A bill in the Virginia House would forbid inquiries regarding detained persons' citizenship status

The Commonwealth of Virginia has laws on its books requiring law enforcement and correctional system officers to inquire about the citizenship status of persons in their custody, and to report to federal immigration authorities any such individuals discovered to be present in the United States without proper documentation.

These regulations were clearly enacted to simplify the process of dealing with individuals harmful to the community, by simply handing them over to federal immigration authorities responsible for deporting them.

There exists among progressives an ideal that an illegal alien should — somehow — have an ‘untouchable’ status. It should be considered sinful, or evil, to ask a person whether they are present in the United States illegally.

In parallel, there exists a progressive trend to elevate the convicted criminal, to view them as victims of racist discrimination, as members of a downtrodden, heroic class of humans yearning to break loose from the bonds of oppression.

A member of the Virginia House of Delegates called Mark H. Levine, a Democrat who represents part of the city of Alexandria as well as parts of Arlington and Fairfax counties, has introduced a bill uniting those two exalted ideals into a special, protected class: The criminal illegal alien.

Virginia House of Delegates Bill 244

Virginia House Bill Number 244 has been given the title Inquiry and report of immigration status; persons charged with or convicted of certain crimes. The proposed legislation would remove provisions in Virginia legal code requiring:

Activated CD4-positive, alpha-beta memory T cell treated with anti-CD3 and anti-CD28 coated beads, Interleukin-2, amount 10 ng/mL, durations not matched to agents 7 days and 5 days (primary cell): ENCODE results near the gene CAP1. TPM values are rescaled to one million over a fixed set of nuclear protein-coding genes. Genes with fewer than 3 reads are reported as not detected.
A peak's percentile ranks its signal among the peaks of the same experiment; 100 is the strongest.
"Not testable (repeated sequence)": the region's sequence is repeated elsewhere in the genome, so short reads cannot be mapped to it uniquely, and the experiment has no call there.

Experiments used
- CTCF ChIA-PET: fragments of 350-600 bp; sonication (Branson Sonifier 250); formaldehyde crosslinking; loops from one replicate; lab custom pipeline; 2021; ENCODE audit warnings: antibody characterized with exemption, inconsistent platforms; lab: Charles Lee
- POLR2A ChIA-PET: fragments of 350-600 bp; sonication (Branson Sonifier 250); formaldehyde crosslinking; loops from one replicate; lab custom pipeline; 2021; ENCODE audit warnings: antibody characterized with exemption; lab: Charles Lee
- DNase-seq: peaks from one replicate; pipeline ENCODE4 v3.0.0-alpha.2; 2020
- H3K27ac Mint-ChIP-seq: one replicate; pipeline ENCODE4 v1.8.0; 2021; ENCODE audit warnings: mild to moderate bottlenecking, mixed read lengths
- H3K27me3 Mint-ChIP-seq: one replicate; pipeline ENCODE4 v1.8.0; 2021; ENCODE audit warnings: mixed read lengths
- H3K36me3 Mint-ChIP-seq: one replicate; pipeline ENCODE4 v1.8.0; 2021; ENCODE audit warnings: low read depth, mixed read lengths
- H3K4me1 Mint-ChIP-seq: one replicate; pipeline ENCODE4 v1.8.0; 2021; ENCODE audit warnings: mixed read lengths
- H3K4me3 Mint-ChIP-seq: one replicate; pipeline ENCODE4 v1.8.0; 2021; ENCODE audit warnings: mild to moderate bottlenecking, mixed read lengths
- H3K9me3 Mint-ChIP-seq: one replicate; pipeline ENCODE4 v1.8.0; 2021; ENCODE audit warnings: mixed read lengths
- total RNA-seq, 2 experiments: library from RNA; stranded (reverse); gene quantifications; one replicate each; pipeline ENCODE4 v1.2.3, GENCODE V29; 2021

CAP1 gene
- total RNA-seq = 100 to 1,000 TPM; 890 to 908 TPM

1. Jail officers to ascertain the citizenship of any inmate taken into custody.
  2. Probation and parole officers to inquire as to the citizenship status of a person convicted of a felony and referred to those officers.
  3. Officers in charge of correctional facilities to inquire as to the citizenship of any person committed to the correctional facility they're responsible for.
  4. The clerk of a court that has sentenced an alien to a correctional facility to furnish court records to a federal government immigration officer.
  5. An intake officer report to U.S. Immigration and Customs Enforcement any juvenile believed to be in the United States illegally who was detained on an allegation that the juvenile committed a violent felony.

The legislation was prefiled, i.e. it was filed before the beginning of the 2020 legislative session, and is pending referral to a Virginia House of Delegates committee.

Disclaimer: Information on this website is not legal advice.